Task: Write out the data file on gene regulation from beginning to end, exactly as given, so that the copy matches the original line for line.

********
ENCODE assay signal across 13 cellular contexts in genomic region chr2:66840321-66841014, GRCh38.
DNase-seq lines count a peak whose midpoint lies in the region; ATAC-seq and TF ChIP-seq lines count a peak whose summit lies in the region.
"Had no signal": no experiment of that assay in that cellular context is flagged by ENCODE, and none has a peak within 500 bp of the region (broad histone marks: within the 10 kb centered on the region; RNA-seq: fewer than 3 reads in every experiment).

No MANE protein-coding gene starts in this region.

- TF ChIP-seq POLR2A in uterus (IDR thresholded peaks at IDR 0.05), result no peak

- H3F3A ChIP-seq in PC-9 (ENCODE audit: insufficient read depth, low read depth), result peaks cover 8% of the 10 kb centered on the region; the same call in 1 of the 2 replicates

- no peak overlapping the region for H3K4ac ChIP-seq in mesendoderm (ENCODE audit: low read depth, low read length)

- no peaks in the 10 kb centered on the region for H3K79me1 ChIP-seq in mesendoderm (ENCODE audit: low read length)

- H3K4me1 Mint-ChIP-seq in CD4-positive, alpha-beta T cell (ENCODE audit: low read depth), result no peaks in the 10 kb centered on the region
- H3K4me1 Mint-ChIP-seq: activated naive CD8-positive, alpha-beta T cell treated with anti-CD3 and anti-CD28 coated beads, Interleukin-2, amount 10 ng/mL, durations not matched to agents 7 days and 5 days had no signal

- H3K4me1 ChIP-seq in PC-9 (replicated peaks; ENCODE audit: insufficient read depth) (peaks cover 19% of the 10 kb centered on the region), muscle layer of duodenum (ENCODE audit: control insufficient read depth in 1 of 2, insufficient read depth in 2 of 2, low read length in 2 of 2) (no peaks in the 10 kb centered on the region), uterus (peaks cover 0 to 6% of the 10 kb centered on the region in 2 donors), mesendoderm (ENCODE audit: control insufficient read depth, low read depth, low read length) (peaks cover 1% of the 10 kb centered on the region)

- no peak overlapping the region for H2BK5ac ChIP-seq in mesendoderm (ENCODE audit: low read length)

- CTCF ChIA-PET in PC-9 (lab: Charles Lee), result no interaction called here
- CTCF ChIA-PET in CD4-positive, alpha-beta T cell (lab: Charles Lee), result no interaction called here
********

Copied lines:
ENCODE assay signal across 13 cellular contexts in genomic region chr2:66840321-66841014, GRCh38.
DNase-seq lines count a peak whose midpoint lies in the region; ATAC-seq and TF ChIP-seq lines count a peak whose summit lies in the region.
"Had no signal": no experiment of that assay in that cellular context is flagged by ENCODE, and none has a peak within 500 bp of the region (broad histone marks: within the 10 kb centered on the region; RNA-seq: fewer than 3 reads in every experiment).

No MANE protein-coding gene starts in this region.

- TF ChIP-seq POLR2A in uterus (IDR thresholded peaks at IDR 0.05), result no peak

- H3F3A ChIP-seq in PC-9 (ENCODE audit: insufficient read depth, low read depth), result peaks cover 8% of the 10 kb centered on the region; the same call in 1 of the 2 replicates

- no peak overlapping the region for H3K4ac ChIP-seq in mesendoderm (ENCODE audit: low read depth, low read length)

- no peaks in the 10 kb centered on the region for H3K79me1 ChIP-seq in mesendoderm (ENCODE audit: low read length)

- H3K4me1 Mint-ChIP-seq in CD4-positive, alpha-beta T cell (ENCODE audit: low read depth), result no peaks in the 10 kb centered on the region
- H3K4me1 Mint-ChIP-seq: activated naive CD8-positive, alpha-beta T cell treated with anti-CD3 and anti-CD28 coated beads, Interleukin-2, amount 10 ng/mL, durations not matched to agents 7 days and 5 days had no signal

- H3K4me1 ChIP-seq in PC-9 (replicated peaks; ENCODE audit: insufficient read depth) (peaks cover 19% of the 10 kb centered on the region), muscle layer of duodenum (ENCODE audit: control insufficient read depth in 1 of 2, insufficient read depth in 2 of 2, low read length in 2 of 2) (no peaks in the 10 kb centered on the region), uterus (peaks cover 0 to 6% of the 10 kb centered on the region in 2 donors), mesendoderm (ENCODE audit: control insufficient read depth, low read depth, low read length) (peaks cover 1% of the 10 kb centered on the region)

- no peak overlapping the region for H2BK5ac ChIP-seq in mesendoderm (ENCODE audit: low read length)

- CTCF ChIA-PET in PC-9 (lab: Charles Lee), result no interaction called here
- CTCF ChIA-PET in CD4-positive, alpha-beta T cell (lab: Charles Lee), result no interaction called here